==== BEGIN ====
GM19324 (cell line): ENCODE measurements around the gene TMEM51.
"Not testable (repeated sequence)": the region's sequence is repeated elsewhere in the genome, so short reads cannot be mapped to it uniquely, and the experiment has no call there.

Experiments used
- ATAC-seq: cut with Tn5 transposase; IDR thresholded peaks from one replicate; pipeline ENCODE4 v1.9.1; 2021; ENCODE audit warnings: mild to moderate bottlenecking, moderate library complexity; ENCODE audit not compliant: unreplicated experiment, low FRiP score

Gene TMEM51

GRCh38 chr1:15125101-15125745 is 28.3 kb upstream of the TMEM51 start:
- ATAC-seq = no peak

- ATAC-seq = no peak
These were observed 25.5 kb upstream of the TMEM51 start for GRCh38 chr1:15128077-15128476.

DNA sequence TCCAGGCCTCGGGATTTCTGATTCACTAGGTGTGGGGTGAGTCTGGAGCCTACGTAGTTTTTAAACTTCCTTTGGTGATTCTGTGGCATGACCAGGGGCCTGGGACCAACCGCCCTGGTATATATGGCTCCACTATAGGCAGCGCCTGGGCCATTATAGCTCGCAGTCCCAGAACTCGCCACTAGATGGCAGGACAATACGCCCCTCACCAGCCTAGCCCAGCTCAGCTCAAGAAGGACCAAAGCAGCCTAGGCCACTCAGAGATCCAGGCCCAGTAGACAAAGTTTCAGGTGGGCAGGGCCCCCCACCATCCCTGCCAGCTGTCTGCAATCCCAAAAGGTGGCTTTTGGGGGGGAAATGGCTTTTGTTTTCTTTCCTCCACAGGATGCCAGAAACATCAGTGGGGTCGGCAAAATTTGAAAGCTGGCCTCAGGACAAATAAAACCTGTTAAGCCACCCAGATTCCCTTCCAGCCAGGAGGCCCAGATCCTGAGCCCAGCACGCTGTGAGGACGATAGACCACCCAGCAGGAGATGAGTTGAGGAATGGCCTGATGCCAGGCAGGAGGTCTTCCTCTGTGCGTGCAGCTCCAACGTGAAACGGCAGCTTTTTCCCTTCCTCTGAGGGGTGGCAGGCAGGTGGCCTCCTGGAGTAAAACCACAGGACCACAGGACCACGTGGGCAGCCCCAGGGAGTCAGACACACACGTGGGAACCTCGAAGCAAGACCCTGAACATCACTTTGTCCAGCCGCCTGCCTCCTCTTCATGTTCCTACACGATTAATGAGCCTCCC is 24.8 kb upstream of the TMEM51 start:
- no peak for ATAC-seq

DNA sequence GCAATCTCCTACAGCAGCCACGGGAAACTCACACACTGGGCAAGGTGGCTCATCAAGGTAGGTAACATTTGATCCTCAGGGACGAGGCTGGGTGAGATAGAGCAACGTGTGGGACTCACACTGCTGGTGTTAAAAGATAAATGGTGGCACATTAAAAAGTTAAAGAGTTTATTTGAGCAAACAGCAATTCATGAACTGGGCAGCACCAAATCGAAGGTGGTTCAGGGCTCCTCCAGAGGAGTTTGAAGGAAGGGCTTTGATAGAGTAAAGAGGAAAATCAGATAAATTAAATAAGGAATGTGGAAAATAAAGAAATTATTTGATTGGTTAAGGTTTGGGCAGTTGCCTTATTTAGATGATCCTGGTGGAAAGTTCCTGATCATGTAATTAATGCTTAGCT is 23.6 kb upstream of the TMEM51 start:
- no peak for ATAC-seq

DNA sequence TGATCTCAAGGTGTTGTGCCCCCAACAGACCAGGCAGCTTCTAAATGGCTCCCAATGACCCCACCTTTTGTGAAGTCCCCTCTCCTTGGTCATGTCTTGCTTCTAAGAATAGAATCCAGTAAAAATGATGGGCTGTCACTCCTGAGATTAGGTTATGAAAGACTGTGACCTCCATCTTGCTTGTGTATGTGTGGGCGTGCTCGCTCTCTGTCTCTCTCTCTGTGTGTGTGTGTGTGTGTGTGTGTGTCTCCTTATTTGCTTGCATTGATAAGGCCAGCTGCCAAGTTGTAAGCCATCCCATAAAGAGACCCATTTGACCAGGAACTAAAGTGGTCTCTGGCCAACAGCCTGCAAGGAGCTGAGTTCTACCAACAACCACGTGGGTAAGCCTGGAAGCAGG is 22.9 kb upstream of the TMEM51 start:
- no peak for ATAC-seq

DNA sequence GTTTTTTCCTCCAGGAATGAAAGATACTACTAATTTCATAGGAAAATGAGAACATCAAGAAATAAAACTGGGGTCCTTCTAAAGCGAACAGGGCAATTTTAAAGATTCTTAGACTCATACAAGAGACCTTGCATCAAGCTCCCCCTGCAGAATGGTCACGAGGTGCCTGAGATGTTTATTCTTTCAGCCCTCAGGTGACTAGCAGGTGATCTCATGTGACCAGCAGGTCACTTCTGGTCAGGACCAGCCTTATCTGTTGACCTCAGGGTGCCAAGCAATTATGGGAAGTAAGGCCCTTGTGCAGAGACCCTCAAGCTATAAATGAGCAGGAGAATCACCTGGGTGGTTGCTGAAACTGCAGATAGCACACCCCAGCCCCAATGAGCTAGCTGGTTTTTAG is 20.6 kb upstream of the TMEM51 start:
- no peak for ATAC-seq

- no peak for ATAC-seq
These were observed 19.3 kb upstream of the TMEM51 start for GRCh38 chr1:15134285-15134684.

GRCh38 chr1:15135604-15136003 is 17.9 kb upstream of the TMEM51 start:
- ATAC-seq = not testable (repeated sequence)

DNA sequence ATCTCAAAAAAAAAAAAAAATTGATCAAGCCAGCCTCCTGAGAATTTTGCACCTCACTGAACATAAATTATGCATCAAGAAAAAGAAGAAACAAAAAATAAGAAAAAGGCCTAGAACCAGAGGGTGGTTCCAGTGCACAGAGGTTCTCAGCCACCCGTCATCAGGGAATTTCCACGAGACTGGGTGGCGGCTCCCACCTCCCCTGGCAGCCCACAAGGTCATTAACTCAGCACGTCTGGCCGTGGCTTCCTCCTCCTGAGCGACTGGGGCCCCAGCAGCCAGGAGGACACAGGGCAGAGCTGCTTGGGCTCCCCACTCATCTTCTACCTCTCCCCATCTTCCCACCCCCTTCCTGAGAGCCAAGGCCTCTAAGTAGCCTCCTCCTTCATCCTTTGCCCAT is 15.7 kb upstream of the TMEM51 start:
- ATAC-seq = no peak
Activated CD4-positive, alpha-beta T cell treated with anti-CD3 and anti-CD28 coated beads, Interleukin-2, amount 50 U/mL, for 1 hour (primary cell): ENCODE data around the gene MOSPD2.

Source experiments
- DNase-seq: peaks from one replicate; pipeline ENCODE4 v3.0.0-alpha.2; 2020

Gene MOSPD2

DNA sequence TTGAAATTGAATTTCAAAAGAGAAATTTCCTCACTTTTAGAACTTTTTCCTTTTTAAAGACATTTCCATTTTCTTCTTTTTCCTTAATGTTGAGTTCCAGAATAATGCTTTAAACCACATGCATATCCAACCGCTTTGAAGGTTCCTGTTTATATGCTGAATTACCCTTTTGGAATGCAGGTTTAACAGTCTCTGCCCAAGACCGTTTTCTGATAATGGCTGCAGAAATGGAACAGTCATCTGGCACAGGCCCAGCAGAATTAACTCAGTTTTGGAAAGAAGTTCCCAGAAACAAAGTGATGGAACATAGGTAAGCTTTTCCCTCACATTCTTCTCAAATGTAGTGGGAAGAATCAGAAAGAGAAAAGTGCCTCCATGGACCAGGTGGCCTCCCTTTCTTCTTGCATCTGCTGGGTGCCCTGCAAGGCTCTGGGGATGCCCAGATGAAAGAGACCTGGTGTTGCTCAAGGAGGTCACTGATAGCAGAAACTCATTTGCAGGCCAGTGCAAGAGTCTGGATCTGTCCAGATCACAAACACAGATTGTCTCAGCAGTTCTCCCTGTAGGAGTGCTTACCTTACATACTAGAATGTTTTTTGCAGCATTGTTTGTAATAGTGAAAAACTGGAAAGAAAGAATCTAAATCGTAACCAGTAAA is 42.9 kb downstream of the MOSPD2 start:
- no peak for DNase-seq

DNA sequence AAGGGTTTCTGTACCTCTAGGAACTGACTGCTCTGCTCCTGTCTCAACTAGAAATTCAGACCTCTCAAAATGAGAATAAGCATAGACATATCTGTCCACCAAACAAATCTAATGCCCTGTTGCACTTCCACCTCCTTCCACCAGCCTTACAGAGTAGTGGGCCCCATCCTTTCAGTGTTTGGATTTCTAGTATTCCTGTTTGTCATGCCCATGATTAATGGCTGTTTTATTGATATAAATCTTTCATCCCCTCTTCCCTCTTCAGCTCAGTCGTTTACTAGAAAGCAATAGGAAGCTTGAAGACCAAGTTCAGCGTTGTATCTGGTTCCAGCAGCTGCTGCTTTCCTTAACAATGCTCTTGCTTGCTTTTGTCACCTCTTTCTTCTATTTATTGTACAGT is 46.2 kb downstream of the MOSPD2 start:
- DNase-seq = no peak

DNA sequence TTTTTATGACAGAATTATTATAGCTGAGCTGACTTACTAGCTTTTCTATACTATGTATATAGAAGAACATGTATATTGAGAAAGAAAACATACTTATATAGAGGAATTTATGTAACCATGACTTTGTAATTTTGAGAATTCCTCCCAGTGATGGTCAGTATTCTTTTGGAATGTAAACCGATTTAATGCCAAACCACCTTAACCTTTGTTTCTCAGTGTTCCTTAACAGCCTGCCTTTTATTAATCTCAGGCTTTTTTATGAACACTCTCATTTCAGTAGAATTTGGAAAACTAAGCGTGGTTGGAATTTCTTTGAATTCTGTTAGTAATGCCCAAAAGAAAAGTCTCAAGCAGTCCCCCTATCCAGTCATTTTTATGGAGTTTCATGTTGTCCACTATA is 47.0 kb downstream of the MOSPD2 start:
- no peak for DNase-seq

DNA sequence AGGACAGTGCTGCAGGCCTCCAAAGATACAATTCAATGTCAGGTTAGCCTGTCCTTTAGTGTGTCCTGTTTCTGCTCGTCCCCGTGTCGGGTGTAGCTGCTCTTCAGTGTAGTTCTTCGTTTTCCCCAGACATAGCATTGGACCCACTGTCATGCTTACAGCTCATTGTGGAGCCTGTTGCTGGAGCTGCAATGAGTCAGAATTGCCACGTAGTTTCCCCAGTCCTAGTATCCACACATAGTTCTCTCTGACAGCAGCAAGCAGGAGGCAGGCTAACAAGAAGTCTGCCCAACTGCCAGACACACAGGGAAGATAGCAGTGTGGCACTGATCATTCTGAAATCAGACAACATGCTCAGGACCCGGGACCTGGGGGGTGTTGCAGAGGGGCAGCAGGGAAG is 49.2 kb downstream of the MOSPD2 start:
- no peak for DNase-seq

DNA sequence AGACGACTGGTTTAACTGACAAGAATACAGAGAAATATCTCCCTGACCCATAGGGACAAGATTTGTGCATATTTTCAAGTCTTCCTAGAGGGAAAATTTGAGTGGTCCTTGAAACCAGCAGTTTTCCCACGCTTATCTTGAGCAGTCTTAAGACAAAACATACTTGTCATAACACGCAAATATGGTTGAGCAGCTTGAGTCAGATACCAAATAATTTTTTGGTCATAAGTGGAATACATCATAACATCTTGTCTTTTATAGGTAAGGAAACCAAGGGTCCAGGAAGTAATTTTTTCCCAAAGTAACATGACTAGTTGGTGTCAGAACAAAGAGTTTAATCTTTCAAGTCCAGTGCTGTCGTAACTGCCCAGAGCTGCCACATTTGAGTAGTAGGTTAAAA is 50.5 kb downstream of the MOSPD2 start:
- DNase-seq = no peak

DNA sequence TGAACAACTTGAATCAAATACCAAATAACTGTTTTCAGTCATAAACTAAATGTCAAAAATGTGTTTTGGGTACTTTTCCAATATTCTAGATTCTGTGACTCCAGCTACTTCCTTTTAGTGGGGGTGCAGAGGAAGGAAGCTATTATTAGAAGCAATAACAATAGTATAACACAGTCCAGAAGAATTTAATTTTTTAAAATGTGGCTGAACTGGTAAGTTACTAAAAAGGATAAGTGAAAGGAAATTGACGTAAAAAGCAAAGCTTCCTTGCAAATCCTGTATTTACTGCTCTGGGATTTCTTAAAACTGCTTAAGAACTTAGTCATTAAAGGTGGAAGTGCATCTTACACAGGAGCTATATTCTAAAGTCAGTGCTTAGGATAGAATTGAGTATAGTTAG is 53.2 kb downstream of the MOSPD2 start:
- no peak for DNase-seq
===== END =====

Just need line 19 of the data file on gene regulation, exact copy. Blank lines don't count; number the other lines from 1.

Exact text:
These were observed 19.3 kb upstream of the TMEM51 start for GRCh38 chr1:15134285-15134684.